Baghdad (AFP) – As the stultifying summer heat sends Iraqis in search of cool spots, restaurateur Ali Hussein provides sanctuary – even though it means hooking up to an expensive generator.
“The clients must be comfortable when they eat,” said Mr Hussein, who stakes his reputation on ensuring customers are constantly blasted by air conditioning.
Outside, temperatures at this time of year can reach 50 degrees Celsius, sending demand for electricity soaring.
But Iraq’s dilapidated power grid is unable to cope, leaving business owners – and the few citizens who can afford it – beholden to private supplies.
Mr Hussein forks out 225,000 dinars ($190) a month to the owner of a generator for a 15 amp electricity supply to his Baghdad restaurant.
It’s the “gold” option, guaranteed to run uninterrupted. But the cost is more than some Iraqis earn.
And for most citizens, there is little escape from a heat that barely abates even at night.
We have only “four or five hours of electricity” a day from the national grid, grocer Mouthanna Mehdi said. Anger over the power shortages fed into deadly unrest in July.
At least 14 people were killed in street protests that began in the oil-rich southern city of Basra on July 8 and spread to other areas including Baghdad.
Generators are a regular fixture on street corners in Baghdad and other major cities.Tangles of wires protrude from the devices, disfiguring the city and sometimes causing electrical fires.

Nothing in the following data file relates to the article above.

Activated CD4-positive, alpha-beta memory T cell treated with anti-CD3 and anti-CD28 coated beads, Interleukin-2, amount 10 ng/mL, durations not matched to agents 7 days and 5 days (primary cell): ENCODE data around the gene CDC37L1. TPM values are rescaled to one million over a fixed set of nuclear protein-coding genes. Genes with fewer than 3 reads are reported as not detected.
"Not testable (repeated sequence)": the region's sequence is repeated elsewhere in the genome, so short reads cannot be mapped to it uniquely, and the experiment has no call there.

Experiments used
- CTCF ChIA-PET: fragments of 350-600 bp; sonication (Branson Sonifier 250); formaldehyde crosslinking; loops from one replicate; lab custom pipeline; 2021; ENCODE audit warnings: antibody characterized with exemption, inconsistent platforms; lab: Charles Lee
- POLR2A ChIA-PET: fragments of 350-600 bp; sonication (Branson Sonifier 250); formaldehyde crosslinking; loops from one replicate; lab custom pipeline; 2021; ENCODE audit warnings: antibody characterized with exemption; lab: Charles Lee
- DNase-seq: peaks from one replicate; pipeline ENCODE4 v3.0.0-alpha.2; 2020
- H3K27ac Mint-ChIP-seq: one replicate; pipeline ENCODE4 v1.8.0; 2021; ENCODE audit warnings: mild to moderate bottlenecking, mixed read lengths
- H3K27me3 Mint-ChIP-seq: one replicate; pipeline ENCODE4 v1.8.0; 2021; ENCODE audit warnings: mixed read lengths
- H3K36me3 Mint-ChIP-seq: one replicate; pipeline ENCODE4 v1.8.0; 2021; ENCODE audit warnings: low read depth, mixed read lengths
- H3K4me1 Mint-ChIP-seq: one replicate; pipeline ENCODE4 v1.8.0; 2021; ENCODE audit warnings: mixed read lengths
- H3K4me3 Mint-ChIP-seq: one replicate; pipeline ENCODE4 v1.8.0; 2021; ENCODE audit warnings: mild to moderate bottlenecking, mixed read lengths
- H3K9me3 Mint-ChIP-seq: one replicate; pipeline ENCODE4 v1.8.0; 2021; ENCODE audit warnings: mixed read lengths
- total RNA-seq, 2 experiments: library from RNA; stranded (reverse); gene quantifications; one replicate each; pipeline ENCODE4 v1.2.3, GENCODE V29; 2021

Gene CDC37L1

But as with every crisis, there are winners as well as losers.
If the power situation “was resolved, we would lose our work”, said Hussein Kazem, who sells fuel to the owners of generators.
Experts say supply of electricity falls at least 40 percent short of demand during the summer.
And a substantial slice of the estimated $40 billion allocated to the power sector over the past 15 years has vanished.
In a bid to quell protests, Prime Minister Haider al-Abadi on Sunday fired electricity minister Qasim al-Fahdawi.
Mr Fahdawi had been the architect of a privatisation programme that was meant to herald electricity 24 hours a day.
Iraqis say the project worked well for a few months in the zones where it was tested.
But as soon as the summer heat arrived, power cuts multiplied once more.